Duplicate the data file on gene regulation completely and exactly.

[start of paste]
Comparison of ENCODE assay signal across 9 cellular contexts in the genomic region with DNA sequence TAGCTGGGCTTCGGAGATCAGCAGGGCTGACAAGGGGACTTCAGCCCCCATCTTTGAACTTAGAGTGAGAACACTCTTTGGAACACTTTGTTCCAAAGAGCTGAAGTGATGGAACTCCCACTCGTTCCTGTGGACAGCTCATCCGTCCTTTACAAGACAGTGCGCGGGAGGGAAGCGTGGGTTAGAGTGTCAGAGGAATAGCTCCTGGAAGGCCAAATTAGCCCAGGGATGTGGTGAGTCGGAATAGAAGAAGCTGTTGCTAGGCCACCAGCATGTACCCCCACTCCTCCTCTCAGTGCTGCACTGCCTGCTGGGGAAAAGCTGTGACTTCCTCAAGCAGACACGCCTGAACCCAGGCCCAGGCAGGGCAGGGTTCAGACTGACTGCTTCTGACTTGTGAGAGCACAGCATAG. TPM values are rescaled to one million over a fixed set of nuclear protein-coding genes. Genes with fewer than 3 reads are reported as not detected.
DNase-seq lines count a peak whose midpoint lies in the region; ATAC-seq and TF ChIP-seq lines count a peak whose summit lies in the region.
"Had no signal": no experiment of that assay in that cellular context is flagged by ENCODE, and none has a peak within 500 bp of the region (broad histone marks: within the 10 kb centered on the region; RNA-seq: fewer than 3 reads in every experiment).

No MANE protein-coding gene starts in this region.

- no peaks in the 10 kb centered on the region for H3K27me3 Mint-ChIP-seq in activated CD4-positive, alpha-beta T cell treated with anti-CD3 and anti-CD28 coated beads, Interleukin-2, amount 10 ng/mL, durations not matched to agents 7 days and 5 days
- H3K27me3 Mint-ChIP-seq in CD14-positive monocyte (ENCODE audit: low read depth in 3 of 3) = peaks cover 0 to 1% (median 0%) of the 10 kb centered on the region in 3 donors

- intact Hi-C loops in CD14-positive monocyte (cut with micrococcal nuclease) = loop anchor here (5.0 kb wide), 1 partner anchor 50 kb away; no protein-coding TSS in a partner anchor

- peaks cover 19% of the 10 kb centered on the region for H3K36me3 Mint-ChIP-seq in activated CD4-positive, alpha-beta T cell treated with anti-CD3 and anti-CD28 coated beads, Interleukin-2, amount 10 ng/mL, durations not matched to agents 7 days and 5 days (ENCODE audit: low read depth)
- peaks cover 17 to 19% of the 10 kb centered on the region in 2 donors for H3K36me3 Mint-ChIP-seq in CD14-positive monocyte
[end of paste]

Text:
Comparison of ENCODE assay signal across 9 cellular contexts in the genomic region with DNA sequence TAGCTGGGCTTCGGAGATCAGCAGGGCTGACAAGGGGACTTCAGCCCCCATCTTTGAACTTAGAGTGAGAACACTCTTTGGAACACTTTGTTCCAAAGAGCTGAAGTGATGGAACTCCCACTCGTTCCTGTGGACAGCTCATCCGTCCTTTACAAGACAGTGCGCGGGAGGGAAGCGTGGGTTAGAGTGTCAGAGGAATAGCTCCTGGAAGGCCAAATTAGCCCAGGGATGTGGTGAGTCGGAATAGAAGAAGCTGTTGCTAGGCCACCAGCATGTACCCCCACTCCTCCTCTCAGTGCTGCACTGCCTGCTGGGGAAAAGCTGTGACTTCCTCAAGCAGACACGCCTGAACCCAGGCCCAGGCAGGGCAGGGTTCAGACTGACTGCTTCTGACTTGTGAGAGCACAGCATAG. TPM values are rescaled to one million over a fixed set of nuclear protein-coding genes. Genes with fewer than 3 reads are reported as not detected.
DNase-seq lines count a peak whose midpoint lies in the region; ATAC-seq and TF ChIP-seq lines count a peak whose summit lies in the region.
"Had no signal": no experiment of that assay in that cellular context is flagged by ENCODE, and none has a peak within 500 bp of the region (broad histone marks: within the 10 kb centered on the region; RNA-seq: fewer than 3 reads in every experiment).

No MANE protein-coding gene starts in this region.

- no peaks in the 10 kb centered on the region for H3K27me3 Mint-ChIP-seq in activated CD4-positive, alpha-beta T cell treated with anti-CD3 and anti-CD28 coated beads, Interleukin-2, amount 10 ng/mL, durations not matched to agents 7 days and 5 days
- H3K27me3 Mint-ChIP-seq in CD14-positive monocyte (ENCODE audit: low read depth in 3 of 3) = peaks cover 0 to 1% (median 0%) of the 10 kb centered on the region in 3 donors

- intact Hi-C loops in CD14-positive monocyte (cut with micrococcal nuclease) = loop anchor here (5.0 kb wide), 1 partner anchor 50 kb away; no protein-coding TSS in a partner anchor

- peaks cover 19% of the 10 kb centered on the region for H3K36me3 Mint-ChIP-seq in activated CD4-positive, alpha-beta T cell treated with anti-CD3 and anti-CD28 coated beads, Interleukin-2, amount 10 ng/mL, durations not matched to agents 7 days and 5 days (ENCODE audit: low read depth)
- peaks cover 17 to 19% of the 10 kb centered on the region in 2 donors for H3K36me3 Mint-ChIP-seq in CD14-positive monocyte